Bronchogenic carcinoma post treatment imagining
After curative treatment of bronchogenic carcinoma, surveillance imaging with CT is recommended every 6 months for 2 years and annually after 2 years by the American Society of Clinical Oncology (42). Despite evidence of high diagnostic performance with improved sensitivity and specificity over CT for recurrence, PET/CT is not recommended (43). Some of the cited reasons include increased cost and radiation exposure of PET/CT (42). However, one recognized application of PET/CT post therapy includes the differentiation of tumor progression or radiation pneumonitis. Radiation pneumonitis may potentially be differentiated from residual or recurrent tumor mainly based off of pattern or FDG uptake. The three patterns of radiation pneumonitis described by Iravani et al. include subpleaural/patchy, diffuse, and peripheral (34).
Despite challenges in MR imaging of the chest due to low proton density and respiratory motion, 18F-FDG PET/MRI may still play a role in evaluation of a variety of thoracic disease processes (44).
Current 18F-FDG PET/MRI techniques are highly sensitive for the detection for FDG-avid solid pulmonary nodules measuring as small as 5 mm (45). New approaches such as ultrashort echo time sequences (UTE) have been proposed to improve detection of smaller pulmonary nodules, but detection of nodules smaller than 5mm remains challenging (46,47).
MRI provides greater tissue contrast resolution compared to CT, which may improve delineation of chest wall (Figure 10), diaphragm, or mediastinal invasion, which has implications for T-staging. 18F-FDG PET/MRI has been proven to have equivalently high diagnostic performance for T and N staging of NSCLC compared to 18F-FDG PET/CT (35). 18F-FDG PET/MRI may have greater sensitivity in detecting mediastinal lymph nodes, however, the clinical impact of different staging results has not been fully investigated (36). In terms of M-staging, MRI offers excellent characterization of common metastatic locations such as the adrenal glands, liver, and the brain, which is already a requirement for staging of advanced lung cancer. In this manner, exams can be tailored to combine the 18F-FDG PET and MRI information in one examination, providing convenience for patients and referring providers.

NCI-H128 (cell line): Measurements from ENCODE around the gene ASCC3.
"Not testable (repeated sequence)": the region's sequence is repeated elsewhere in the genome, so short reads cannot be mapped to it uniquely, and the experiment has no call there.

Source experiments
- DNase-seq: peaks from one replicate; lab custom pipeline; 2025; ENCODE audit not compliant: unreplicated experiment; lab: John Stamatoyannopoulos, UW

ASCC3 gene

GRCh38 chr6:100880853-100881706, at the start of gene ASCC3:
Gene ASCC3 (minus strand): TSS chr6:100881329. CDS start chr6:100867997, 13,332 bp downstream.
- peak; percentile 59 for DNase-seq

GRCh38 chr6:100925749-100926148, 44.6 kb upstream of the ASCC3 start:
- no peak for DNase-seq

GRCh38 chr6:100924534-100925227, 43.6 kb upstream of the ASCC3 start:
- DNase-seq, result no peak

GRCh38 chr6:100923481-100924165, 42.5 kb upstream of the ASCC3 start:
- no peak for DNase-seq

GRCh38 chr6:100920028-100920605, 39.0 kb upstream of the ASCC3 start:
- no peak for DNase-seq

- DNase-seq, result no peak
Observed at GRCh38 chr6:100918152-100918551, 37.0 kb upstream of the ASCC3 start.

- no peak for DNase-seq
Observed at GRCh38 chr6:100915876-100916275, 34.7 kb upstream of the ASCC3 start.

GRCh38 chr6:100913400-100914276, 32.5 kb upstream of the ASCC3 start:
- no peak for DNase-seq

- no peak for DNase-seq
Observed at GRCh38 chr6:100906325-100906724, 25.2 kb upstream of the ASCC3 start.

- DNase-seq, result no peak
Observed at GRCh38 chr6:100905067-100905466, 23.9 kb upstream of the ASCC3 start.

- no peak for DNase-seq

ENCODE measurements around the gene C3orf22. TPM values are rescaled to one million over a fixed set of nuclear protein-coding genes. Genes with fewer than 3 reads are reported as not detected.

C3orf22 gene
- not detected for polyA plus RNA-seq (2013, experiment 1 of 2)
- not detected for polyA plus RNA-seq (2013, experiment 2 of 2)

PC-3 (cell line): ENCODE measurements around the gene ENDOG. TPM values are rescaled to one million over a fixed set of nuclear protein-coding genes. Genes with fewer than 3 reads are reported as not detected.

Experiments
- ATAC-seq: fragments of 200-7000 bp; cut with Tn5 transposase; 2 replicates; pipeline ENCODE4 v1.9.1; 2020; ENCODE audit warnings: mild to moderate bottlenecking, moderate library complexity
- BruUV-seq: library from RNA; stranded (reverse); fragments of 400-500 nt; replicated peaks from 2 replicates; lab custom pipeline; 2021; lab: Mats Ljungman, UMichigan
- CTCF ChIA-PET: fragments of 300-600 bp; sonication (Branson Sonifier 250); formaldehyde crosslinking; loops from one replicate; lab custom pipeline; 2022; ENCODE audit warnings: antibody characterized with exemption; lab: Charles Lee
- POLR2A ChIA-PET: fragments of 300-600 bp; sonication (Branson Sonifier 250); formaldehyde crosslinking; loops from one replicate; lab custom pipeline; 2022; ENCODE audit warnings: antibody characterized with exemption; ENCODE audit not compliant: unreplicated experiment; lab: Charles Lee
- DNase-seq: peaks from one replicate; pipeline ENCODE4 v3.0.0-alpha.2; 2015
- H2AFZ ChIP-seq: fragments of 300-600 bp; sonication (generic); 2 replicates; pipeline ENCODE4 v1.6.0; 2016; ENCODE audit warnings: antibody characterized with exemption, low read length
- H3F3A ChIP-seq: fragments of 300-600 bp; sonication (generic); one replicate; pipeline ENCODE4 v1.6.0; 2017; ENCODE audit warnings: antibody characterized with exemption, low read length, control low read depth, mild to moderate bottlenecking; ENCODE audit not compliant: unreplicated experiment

Major strides have been made in the imaging of neuroendocrine tumors including bronchial carcinoid due to the development of PET radiotracers targeting somatostatin receptors. While bronchial carcinoid tumors typically have mild to moderate FDG uptake, the density of somatostatin receptors allows for high quality imaging using 68Ga DOTATATE as demonstrated in Figure 11 (14). Typically, carcinoid tumors will show low 18F-FDG avidity and high 68Ga DOTATATE avidity, however this is dependent on the degree of differentiation with more poorly differentiated tumors having greater FDG uptake and lower DOTATATE avidity (37).
68Ga DOTATATE has been proven to be superior to previous forms of somatostatin receptor imagining, such as 111In-pentetreotide (48). Meta-analysis of the sensitivity and specificity of 68Ga DOTATE for detecting neuroendocrine tumors including pulmonary carcinoid tumors measures 93% and 91% respectively (49). The utility and superior imagining characteristics of 68Ga DOTATATE have led to change in management for up to 36% of patients (48).